"I'm in a position now as a coach, I can pass along the history of York High," Jones said. "If you lose stuff like that, later on in life you have no connection with the high school. That's what you're losing."
What will happen to those punished most by the potential cuts?
If sports are eliminated, what options will William Penn's current student-athletes have?
The PIAA recently revised its transfer rules to better deal with schools that cancel sports for budgetary reasons. Athletes at such schools can transfer free of penalty under certain provisions.
--- The student must have been a member of the team being cut (or a member of the school's feeder program) within one year of filing the transfer request.
--- If the student chooses to transfer to a public school, he/she may only attend a school in a bordering district. In this case, William Penn students would be able to transfer to West York, Central York or York Suburban, in addition to private or charter schools (York Catholic, New Hope Academy) and vocational schools (York County Tech).
--- However, none of those schools would be required to accept a student's transfer request.
All of this would leave many William Penn athletes in limbo, with extremely tough decisions to make.
Anderson Novalin, a junior member of the Bearcats' football and track teams, would be one such case. Novalin, a standout lineman, said he has received recruiting interest from several college football programs, including some Ivy League schools.
"That's my way to go to college," said Novalin, who moved to the United States from Haiti when he was 12. "If I don't have sports and I can't play for anybody else (next year), I might not go to college. I'm in shock right now."
"The only other option is really to change schools," added Cheyanne Brown, a sophomore sprinter on the Bearcats' girls' track team. "If we want to keep playing sports and they're not going to let us have it, then we have to go somewhere else."
The York City School Board does not have to approve a new budget until the end of June. But, already, several of the school's athletic teams have started to plan ahead in case the worst happens.
"We're prepared to go out and fund-raise if we have to," William Penn varsity football coach Shawn Heinold said.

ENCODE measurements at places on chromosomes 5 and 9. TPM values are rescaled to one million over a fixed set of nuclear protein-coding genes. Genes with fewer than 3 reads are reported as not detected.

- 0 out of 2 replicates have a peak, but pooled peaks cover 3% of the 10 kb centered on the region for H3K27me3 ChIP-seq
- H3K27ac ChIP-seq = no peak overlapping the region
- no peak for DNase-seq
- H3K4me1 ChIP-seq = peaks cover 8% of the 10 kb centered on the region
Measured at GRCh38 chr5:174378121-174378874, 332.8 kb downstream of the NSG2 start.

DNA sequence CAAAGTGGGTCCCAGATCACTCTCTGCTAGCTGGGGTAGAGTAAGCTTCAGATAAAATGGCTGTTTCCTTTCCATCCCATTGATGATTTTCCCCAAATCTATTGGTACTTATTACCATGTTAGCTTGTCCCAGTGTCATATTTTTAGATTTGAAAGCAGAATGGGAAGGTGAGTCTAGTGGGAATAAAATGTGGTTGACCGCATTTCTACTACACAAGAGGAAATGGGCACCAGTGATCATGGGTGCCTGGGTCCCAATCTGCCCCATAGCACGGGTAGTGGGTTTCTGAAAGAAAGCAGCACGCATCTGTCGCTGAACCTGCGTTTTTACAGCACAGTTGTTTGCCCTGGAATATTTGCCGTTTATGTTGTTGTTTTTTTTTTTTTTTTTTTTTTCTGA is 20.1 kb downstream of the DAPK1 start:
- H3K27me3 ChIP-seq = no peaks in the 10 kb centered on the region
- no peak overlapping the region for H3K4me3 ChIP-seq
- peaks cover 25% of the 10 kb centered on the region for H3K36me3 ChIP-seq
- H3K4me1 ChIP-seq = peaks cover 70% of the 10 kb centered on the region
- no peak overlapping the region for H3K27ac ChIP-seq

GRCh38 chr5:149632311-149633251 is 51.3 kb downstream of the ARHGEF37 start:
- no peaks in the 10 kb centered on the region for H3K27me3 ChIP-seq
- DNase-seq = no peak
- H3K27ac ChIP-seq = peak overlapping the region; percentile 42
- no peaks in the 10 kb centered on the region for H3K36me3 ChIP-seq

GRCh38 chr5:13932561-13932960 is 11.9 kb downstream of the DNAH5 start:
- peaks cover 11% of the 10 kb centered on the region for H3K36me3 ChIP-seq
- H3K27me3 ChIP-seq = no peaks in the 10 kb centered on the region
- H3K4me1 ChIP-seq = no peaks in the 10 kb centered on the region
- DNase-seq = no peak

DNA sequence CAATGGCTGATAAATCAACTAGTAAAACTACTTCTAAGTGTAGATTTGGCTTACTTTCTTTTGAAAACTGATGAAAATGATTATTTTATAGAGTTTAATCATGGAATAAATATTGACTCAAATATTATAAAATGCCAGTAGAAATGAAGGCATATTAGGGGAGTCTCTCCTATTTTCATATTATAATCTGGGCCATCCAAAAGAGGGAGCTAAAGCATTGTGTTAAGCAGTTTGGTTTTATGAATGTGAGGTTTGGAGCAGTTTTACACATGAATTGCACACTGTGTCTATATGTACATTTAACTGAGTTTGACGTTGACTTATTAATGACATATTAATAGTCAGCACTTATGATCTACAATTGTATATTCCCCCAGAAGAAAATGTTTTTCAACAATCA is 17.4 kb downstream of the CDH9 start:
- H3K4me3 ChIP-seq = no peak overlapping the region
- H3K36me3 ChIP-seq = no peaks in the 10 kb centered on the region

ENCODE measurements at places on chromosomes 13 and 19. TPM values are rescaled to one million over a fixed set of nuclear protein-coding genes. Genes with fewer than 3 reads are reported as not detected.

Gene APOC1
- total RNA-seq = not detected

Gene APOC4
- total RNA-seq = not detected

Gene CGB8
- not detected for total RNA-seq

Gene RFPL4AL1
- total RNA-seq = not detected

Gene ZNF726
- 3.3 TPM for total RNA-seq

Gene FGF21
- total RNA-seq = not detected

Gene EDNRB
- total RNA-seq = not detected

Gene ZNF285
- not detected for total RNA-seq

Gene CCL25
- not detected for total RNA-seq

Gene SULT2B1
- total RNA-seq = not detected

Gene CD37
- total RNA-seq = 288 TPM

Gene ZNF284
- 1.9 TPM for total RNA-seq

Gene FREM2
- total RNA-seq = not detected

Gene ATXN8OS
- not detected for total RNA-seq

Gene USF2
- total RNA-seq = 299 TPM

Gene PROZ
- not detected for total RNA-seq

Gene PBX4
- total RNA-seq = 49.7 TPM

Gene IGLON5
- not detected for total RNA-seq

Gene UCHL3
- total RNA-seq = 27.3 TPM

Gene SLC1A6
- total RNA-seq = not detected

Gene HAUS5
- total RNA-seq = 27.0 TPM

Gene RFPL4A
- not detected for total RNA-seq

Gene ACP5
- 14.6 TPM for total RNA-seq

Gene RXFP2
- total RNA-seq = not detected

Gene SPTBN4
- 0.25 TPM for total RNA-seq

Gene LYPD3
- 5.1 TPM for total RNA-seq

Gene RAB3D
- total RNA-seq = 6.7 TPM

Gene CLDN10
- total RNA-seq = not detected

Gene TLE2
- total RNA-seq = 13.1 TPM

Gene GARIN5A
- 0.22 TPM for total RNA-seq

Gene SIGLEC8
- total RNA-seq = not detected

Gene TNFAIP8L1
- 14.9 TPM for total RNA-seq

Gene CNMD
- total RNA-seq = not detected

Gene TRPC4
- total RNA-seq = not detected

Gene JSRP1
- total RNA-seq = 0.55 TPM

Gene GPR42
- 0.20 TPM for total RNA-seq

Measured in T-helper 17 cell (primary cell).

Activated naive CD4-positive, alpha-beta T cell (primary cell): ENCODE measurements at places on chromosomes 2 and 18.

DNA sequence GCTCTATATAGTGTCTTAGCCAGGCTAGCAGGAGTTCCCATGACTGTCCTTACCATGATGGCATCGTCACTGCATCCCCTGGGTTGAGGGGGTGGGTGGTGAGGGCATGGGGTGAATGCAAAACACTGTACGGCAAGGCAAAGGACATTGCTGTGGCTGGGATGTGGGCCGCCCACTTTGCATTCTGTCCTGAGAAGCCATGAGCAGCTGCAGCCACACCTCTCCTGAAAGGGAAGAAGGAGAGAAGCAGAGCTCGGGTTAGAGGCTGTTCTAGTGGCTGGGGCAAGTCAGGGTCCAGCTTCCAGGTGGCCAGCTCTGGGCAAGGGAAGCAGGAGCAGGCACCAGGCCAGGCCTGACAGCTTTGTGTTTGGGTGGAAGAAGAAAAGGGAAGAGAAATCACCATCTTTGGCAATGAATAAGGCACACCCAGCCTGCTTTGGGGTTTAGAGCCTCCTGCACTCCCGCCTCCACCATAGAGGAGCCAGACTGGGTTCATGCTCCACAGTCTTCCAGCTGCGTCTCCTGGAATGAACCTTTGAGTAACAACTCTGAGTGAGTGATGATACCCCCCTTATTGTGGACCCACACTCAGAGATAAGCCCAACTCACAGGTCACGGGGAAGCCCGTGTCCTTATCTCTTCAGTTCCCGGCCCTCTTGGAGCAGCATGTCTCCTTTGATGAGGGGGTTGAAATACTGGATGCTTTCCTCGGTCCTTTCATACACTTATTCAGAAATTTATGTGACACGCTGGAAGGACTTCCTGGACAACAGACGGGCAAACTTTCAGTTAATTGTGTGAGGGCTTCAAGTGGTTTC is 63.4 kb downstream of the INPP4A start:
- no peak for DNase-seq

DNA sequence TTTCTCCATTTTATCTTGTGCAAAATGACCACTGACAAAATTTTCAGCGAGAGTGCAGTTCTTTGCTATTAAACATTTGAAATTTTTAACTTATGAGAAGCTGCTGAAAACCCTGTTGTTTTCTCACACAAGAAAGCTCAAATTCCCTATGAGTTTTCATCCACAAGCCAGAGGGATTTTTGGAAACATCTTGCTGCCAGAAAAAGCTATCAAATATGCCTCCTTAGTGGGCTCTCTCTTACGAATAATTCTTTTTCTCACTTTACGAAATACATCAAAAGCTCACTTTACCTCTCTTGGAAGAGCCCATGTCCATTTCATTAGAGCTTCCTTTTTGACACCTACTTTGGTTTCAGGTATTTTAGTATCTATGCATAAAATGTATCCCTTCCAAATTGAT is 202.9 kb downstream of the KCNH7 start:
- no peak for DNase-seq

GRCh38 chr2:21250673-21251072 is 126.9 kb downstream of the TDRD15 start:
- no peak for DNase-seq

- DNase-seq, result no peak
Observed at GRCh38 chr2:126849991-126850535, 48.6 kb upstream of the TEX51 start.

Heinold said his staff has already discussed fund-raising possibilities with members of the Block and Tackle Express program (BT Express), which provides after-school tutoring, college tours and scholarships to York City School District students.
One of BT Express' co-founders, Kerry Kirkland, said this week that he understands the school board's proposal -- "The priority is taking care of education," Kirkland said -- but that his organization had started to explore ideas to possibly help support the school's extracurricular programs.
"This is a momentous problem, and it's going to require quite a few people from the business and community and everywhere else to try to look at ways at overcoming it," Kirkland said. "It's going to require an awful lot of resources."
How many resources? It's impossible to know that answer, or if it's even feasible to support an entire athletic program through donations and outside support.
For some of William Penn's sports programs, the outlook is bleaker than others. The Bearcats' baseball program was among those in line to be cut even before the district's latest proposed cuts. William Penn baseball coach Andy Zayas said he first heard of the program's fate before a game early this season.
"I just couldn't believe it," Zayas said. "I kept it to myself. But apparently (his players) must have found out through somebody."
Zayas said he plans to appeal to local businesses and organizations for help keeping the program going. He even met with York Mayor Kim Bracey two weeks ago to voice his concern.
For now, Zayas will try to stay optimistic. He, too, doesn't want to believe that a most unthinkable of scenarios could actually unfold.
"For a large school like William Penn to not have nothing?" Zayas said. "It's absurd. It's unheard of."